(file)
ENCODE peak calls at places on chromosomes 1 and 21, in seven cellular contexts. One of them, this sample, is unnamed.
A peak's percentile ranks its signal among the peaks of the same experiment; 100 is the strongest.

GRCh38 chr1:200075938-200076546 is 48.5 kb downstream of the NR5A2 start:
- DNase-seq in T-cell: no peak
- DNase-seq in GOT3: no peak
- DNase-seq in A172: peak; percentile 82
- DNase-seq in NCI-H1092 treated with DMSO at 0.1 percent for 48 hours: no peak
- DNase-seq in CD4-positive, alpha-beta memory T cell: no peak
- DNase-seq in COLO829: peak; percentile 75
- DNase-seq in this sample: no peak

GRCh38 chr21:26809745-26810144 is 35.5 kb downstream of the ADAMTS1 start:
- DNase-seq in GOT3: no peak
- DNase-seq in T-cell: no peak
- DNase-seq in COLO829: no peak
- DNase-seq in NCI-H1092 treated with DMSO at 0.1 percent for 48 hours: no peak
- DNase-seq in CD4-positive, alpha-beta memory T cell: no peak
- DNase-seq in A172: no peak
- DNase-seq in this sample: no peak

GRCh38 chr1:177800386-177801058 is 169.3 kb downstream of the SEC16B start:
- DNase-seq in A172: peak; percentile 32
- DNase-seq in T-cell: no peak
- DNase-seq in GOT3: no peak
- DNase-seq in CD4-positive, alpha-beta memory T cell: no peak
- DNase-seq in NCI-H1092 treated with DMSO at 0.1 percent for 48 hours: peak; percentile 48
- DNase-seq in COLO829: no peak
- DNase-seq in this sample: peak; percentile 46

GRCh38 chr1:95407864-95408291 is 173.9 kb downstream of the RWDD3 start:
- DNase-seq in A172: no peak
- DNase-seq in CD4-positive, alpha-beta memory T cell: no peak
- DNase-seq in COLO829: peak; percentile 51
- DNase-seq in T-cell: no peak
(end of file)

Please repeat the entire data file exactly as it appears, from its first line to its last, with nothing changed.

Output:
ENCODE peak calls at places on chromosomes 1 and 21, in seven cellular contexts. One of them, this sample, is unnamed.
A peak's percentile ranks its signal among the peaks of the same experiment; 100 is the strongest.

GRCh38 chr1:200075938-200076546 is 48.5 kb downstream of the NR5A2 start:
- DNase-seq in T-cell: no peak
- DNase-seq in GOT3: no peak
- DNase-seq in A172: peak; percentile 82
- DNase-seq in NCI-H1092 treated with DMSO at 0.1 percent for 48 hours: no peak
- DNase-seq in CD4-positive, alpha-beta memory T cell: no peak
- DNase-seq in COLO829: peak; percentile 75
- DNase-seq in this sample: no peak

GRCh38 chr21:26809745-26810144 is 35.5 kb downstream of the ADAMTS1 start:
- DNase-seq in GOT3: no peak
- DNase-seq in T-cell: no peak
- DNase-seq in COLO829: no peak
- DNase-seq in NCI-H1092 treated with DMSO at 0.1 percent for 48 hours: no peak
- DNase-seq in CD4-positive, alpha-beta memory T cell: no peak
- DNase-seq in A172: no peak
- DNase-seq in this sample: no peak

GRCh38 chr1:177800386-177801058 is 169.3 kb downstream of the SEC16B start:
- DNase-seq in A172: peak; percentile 32
- DNase-seq in T-cell: no peak
- DNase-seq in GOT3: no peak
- DNase-seq in CD4-positive, alpha-beta memory T cell: no peak
- DNase-seq in NCI-H1092 treated with DMSO at 0.1 percent for 48 hours: peak; percentile 48
- DNase-seq in COLO829: no peak
- DNase-seq in this sample: peak; percentile 46

GRCh38 chr1:95407864-95408291 is 173.9 kb downstream of the RWDD3 start:
- DNase-seq in A172: no peak
- DNase-seq in CD4-positive, alpha-beta memory T cell: no peak
- DNase-seq in COLO829: peak; percentile 51
- DNase-seq in T-cell: no peak